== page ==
, Newburyport, MA

Local News

November 9, 2012

Helping out the powerless

Region organizing drives for Sandy victims

SALISBURY — Residents throughout the region are pitching in to aid the citizens of New York and New Jersey still suffering from the ravages of Hurricane Sandy.

Holly Janvrin of Salisbury said the reports from her husband, Marc — a lineman with a Wisconsin utility construction company who has been working in New York to restore power to those still in the dark after more than a week — are heartbreaking.

“He called and said, ‘Holly, it’s like a war zone here; the devastation is horrible,’” Janvrin said. Janvrin got together with residents Sue Mitchell and Colleen Wiecks and the three decided they “just had to do something.”

That something is organizing “Salisbury Support for Sandy,” a collection drive so relief can be sent out soon to help those still without power, a warm place to live or even the supplies it takes to clean up the mess they find themselves in.

Janvrin said cleaning supplies, paper products, blankets, tarps, trash bags and bottled water are among the items needed.

The collection will continue until Sunday, Nov. 18, she said, so everything can be packed up and sent off the next day.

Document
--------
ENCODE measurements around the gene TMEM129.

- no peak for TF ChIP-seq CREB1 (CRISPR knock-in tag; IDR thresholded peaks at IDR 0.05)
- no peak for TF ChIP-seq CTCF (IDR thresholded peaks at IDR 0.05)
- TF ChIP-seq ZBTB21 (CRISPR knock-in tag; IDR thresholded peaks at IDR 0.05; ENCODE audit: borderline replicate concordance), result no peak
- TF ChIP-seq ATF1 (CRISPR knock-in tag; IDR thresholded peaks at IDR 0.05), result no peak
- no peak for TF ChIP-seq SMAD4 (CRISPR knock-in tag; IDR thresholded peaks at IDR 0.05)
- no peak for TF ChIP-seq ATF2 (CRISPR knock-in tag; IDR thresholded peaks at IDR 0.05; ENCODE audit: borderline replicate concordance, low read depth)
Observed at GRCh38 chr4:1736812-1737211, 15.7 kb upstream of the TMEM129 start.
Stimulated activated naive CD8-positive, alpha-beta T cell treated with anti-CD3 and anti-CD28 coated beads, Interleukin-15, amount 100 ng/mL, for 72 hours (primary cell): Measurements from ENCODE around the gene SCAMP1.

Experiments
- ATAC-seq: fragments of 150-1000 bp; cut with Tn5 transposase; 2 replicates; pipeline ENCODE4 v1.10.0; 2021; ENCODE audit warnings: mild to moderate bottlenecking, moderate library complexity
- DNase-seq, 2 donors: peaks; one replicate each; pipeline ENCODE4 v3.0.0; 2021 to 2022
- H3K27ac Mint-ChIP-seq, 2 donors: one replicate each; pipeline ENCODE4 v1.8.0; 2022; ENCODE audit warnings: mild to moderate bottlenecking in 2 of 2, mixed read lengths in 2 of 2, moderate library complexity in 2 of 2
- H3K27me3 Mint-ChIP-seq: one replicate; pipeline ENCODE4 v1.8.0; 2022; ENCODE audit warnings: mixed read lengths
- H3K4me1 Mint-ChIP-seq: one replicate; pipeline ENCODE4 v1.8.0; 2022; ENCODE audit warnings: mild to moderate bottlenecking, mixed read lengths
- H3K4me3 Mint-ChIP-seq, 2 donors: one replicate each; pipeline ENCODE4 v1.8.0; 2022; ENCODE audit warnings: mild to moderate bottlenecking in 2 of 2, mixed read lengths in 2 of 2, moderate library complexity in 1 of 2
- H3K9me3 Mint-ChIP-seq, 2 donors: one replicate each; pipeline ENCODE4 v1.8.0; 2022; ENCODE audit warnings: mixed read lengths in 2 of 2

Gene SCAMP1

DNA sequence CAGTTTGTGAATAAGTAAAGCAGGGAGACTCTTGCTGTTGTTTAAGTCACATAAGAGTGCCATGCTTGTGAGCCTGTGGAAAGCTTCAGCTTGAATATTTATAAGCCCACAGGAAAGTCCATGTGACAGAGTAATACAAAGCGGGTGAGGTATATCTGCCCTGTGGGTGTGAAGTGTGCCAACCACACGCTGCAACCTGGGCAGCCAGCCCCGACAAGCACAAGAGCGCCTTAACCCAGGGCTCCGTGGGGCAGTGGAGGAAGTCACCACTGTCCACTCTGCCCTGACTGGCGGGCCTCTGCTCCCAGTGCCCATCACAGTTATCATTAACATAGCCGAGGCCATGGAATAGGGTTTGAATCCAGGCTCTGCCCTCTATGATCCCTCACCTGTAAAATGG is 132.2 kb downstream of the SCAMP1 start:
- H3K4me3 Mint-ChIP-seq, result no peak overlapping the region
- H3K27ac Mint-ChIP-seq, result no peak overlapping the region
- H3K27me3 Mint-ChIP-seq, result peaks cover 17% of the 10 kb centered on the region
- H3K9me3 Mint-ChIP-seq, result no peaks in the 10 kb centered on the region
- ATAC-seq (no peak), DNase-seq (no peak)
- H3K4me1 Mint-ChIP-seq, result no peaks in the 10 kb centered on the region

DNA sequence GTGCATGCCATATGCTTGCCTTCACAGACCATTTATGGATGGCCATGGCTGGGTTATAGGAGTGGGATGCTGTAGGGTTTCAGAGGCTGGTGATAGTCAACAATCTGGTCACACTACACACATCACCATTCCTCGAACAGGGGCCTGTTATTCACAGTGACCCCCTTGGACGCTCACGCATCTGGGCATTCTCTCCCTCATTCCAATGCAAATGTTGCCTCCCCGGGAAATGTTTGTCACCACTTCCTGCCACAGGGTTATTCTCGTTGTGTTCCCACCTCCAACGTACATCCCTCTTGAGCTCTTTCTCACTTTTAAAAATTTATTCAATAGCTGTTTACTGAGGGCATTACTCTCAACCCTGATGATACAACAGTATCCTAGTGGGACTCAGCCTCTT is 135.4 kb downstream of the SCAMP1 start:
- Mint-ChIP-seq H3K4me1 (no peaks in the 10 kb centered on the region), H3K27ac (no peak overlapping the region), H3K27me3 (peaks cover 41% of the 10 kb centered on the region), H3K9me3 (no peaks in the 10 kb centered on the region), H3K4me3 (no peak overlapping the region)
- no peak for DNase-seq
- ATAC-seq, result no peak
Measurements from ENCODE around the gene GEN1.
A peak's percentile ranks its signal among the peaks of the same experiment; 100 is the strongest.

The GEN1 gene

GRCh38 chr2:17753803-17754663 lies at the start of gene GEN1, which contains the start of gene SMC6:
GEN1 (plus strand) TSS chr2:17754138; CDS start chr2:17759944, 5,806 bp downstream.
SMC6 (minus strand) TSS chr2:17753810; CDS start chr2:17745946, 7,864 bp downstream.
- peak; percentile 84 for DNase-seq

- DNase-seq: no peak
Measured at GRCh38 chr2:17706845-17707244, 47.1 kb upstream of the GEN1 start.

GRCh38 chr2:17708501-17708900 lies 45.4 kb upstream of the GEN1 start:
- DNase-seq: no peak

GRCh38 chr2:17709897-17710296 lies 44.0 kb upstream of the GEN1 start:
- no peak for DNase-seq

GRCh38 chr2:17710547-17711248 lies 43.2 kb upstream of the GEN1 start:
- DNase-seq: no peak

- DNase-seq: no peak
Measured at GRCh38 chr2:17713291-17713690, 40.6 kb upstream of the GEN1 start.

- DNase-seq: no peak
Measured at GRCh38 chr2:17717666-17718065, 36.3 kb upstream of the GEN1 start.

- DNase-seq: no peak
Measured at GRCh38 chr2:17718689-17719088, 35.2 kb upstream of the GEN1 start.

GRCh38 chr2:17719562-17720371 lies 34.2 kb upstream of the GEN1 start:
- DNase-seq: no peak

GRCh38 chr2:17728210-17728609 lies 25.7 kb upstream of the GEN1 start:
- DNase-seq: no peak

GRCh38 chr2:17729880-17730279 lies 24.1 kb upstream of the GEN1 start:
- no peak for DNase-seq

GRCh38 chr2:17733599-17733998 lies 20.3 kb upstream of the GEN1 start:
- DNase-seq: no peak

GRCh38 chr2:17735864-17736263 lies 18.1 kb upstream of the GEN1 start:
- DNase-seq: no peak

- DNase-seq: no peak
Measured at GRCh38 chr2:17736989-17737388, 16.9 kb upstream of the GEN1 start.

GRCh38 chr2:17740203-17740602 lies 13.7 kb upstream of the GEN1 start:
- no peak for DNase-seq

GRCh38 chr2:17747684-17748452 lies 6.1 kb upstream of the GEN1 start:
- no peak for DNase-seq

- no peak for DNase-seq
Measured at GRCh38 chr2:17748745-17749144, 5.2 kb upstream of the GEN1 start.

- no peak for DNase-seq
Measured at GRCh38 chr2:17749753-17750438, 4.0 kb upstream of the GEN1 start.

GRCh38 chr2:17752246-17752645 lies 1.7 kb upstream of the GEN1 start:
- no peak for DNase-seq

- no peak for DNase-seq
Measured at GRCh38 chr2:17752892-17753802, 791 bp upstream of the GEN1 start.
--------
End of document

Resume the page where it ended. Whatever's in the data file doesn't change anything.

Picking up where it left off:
Donations can be dropped off at three places in the region: Janvrin’s home at 47 Pike St. (Route 286) in Salisbury; the Institution for Savings at 7 Bridge Road in Salisbury and All That Cheer and Tumble at the Boston North Complex at 110 Haverhill Road in Amesbury.

Janvrin said line crews are working 16-hour days to restore power to the thousands who were unfortunate enough to be in Hurricane Sandy’s path last week, only to be hit with a foot of snow this week when the nor’easter hit.

“My husband was sent to Long Island,” Janvrin said. “And with the homeless people from the area living in hotels, there aren’t any rooms left for the linemen. They’re staying in a university gym.”

Janvrin said her husband continues to marvel at how wonderful the victims of the storm have been in spite of everything they have lost.

“These people are phenomenal. They’re in the streets and they’re asking the linemen if they need anything,” Janvrin said. “My husband said the biggest joy is when they can turn the power back on for someone.”

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